Education and Training: College degree, followed by law school and a bar examination
Average Salary: $115,000
Job Outlook: Good
A barrister is a lawyer who specializes in courtroom advocacy, and they are appointed by an attorney to speak on behalf of the client in court. However in many countries, including the United States, the legal system enables attorneys to act as barristers as there is no real distinction between the two professions.
In countries where there is a separate distinction between the two professions, barristers are able to speak in court and present cases before a judge and jury. They may have undergone additional training in ethics, court practice, and evidence law. In these countries it is the lawyer’s job to review all legal documents and to do much of the preparatory work. They also receive instructions from the client and are responsible for managing the case on a day-to-day basis. Their role is to support the barrister.
In the United States any lawyer who has passed the bar examination, and who has been admitted to practice is able to prosecute or defend clients in a court of law in the state where they are admitted. Rules can vary according to each state, and in some state appellate courts it is necessary for lawyers to obtain a separate certificate of admission before they are able to plead and practice in the appellate court. The rules are also slightly different for federal courts, as these require that a lawyer obtain specific admission to that particular courts bar before they can practice before it. However there is no real difference in the examination process, but in district courts there may be a different examination on procedures and practices within the specific court.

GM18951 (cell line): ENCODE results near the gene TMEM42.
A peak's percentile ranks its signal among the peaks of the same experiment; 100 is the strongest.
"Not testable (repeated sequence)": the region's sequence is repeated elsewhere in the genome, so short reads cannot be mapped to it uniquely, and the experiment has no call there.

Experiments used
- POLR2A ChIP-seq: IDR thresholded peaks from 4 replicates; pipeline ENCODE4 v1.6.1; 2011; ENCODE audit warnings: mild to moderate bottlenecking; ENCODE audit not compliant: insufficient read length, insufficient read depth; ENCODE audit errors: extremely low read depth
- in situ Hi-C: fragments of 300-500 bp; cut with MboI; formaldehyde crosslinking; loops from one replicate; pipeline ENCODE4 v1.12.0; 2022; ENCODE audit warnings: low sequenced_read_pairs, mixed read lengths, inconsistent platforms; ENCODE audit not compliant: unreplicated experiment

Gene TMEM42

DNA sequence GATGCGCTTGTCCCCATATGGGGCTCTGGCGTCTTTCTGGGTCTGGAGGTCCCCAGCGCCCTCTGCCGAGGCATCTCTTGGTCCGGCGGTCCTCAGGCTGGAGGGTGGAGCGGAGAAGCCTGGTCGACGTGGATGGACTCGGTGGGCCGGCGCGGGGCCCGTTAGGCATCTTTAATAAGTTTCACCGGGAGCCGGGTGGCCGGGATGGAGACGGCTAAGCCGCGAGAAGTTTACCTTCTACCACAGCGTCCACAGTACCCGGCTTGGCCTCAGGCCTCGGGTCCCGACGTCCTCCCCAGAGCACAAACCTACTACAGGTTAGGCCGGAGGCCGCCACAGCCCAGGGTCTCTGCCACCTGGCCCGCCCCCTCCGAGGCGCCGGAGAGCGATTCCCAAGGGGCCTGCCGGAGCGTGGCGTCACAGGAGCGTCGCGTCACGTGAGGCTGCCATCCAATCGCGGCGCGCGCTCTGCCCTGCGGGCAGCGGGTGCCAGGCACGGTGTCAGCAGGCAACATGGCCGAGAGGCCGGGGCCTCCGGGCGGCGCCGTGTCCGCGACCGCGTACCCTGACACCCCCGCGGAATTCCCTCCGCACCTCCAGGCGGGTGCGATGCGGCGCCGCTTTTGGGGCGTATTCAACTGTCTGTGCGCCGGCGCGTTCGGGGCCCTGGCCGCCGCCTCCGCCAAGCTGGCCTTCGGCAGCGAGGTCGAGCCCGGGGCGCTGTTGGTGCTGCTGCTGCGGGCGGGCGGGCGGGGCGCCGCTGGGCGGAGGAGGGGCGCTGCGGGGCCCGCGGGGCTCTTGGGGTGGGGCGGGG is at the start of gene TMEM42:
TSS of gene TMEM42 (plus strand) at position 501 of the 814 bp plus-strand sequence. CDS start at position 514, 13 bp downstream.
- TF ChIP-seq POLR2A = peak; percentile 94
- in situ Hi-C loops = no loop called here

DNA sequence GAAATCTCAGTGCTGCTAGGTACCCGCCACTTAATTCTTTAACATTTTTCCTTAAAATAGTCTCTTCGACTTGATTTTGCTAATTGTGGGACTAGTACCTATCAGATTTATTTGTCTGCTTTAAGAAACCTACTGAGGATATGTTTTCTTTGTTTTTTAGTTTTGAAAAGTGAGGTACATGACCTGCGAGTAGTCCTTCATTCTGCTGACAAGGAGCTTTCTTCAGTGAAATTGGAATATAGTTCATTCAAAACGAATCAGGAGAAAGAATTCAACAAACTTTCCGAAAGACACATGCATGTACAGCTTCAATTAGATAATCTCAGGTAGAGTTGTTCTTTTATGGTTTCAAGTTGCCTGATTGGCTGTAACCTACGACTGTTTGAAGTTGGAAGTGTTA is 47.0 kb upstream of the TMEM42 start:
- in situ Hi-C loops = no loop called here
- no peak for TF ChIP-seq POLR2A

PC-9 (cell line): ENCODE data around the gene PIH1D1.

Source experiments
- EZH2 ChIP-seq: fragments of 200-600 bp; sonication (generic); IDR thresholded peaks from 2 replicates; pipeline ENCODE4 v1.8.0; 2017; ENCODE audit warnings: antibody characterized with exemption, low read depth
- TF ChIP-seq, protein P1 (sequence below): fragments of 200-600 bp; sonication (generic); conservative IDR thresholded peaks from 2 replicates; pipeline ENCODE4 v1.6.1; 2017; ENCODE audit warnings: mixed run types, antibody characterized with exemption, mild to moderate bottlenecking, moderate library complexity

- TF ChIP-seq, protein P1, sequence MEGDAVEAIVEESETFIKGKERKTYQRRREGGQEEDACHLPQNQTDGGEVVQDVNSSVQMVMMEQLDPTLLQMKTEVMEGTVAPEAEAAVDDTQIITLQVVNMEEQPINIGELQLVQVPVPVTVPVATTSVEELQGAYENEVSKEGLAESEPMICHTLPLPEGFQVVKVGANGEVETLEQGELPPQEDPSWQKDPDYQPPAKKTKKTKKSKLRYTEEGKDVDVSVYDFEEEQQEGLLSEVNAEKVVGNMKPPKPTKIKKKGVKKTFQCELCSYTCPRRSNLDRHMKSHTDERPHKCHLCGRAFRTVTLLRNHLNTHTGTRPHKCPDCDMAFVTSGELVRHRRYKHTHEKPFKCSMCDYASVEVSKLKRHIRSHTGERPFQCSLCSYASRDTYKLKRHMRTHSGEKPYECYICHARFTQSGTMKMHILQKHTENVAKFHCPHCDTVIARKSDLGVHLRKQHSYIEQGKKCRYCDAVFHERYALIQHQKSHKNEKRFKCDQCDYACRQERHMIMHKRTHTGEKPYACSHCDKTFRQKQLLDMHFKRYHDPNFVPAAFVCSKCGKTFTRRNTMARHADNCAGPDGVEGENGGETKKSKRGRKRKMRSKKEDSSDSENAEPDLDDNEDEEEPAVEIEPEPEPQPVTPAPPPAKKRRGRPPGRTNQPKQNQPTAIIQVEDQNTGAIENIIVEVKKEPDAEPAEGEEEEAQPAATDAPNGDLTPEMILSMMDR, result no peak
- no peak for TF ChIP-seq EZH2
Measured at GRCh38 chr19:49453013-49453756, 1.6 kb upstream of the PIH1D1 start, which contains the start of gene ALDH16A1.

It goes without saying that anyone wanting to become a lawyer or barrister needs to be highly organized with a huge attention to detail. They need to be confident enough to speak out in court, and must be able to deal with people from all walks of life. If they are a defense attorney then they need to be prepared to defend people regardless of their personal opinion.
Education and Training Requirements
The majority of lawyers need to complete a four year college degree, followed by three years of law school before passing a written examination. However these requirements can vary according to each state. Competition for places in law schools is extremely tough. A number of law schools have part-time courses or night classes to enable students to qualify.
Anyone wishing to become a lawyer needs to be extremely proficient in public speaking, reading and researching, and must be able to organize their thoughts logically. Potential law students are recommended to take courses in English, public speaking, philosophy, economics, computer science, and government. The actual courses may depend on the lawyer’s specialization, as for instance, anyone wishing to become a tax lawyer needs to have strong mathematical skills and knowledge of accounting is also advantageous.
Getting the Job